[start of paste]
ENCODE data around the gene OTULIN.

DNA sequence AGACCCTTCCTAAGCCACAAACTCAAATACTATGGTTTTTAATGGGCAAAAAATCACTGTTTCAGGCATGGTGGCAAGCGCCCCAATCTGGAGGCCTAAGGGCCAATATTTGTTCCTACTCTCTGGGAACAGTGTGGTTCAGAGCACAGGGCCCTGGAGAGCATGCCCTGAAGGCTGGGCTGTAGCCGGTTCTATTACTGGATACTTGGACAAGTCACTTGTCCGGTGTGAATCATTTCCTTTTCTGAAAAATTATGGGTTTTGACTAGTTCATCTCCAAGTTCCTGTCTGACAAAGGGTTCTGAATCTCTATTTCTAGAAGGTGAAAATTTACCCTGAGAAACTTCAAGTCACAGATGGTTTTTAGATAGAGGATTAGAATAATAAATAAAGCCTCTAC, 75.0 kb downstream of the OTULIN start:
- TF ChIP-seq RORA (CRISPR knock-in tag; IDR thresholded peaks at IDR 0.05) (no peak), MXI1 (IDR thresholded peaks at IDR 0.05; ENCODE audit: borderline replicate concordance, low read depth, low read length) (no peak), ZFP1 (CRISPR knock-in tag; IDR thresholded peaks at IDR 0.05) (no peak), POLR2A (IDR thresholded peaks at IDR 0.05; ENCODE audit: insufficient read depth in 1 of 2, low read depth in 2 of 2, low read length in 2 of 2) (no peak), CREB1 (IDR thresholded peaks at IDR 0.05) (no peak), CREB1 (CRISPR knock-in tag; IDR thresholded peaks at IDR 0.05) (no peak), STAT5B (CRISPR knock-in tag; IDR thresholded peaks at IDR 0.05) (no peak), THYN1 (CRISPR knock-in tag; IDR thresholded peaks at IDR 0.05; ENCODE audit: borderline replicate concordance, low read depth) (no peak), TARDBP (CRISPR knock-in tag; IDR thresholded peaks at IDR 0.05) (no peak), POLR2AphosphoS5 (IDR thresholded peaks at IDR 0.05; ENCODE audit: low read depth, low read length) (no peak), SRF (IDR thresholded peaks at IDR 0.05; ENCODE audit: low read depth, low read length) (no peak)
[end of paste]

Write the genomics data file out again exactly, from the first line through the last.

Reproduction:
ENCODE data around the gene OTULIN.

DNA sequence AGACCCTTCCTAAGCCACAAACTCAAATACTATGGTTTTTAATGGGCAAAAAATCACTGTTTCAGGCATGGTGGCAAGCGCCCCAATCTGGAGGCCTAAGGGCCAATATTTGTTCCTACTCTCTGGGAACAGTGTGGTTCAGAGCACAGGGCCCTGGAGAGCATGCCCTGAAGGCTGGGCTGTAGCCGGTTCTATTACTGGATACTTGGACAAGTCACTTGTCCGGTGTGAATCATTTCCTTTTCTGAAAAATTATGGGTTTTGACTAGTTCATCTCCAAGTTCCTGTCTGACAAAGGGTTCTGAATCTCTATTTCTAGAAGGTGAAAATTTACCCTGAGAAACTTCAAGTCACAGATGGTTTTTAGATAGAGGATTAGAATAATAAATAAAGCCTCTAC, 75.0 kb downstream of the OTULIN start:
- TF ChIP-seq RORA (CRISPR knock-in tag; IDR thresholded peaks at IDR 0.05) (no peak), MXI1 (IDR thresholded peaks at IDR 0.05; ENCODE audit: borderline replicate concordance, low read depth, low read length) (no peak), ZFP1 (CRISPR knock-in tag; IDR thresholded peaks at IDR 0.05) (no peak), POLR2A (IDR thresholded peaks at IDR 0.05; ENCODE audit: insufficient read depth in 1 of 2, low read depth in 2 of 2, low read length in 2 of 2) (no peak), CREB1 (IDR thresholded peaks at IDR 0.05) (no peak), CREB1 (CRISPR knock-in tag; IDR thresholded peaks at IDR 0.05) (no peak), STAT5B (CRISPR knock-in tag; IDR thresholded peaks at IDR 0.05) (no peak), THYN1 (CRISPR knock-in tag; IDR thresholded peaks at IDR 0.05; ENCODE audit: borderline replicate concordance, low read depth) (no peak), TARDBP (CRISPR knock-in tag; IDR thresholded peaks at IDR 0.05) (no peak), POLR2AphosphoS5 (IDR thresholded peaks at IDR 0.05; ENCODE audit: low read depth, low read length) (no peak), SRF (IDR thresholded peaks at IDR 0.05; ENCODE audit: low read depth, low read length) (no peak)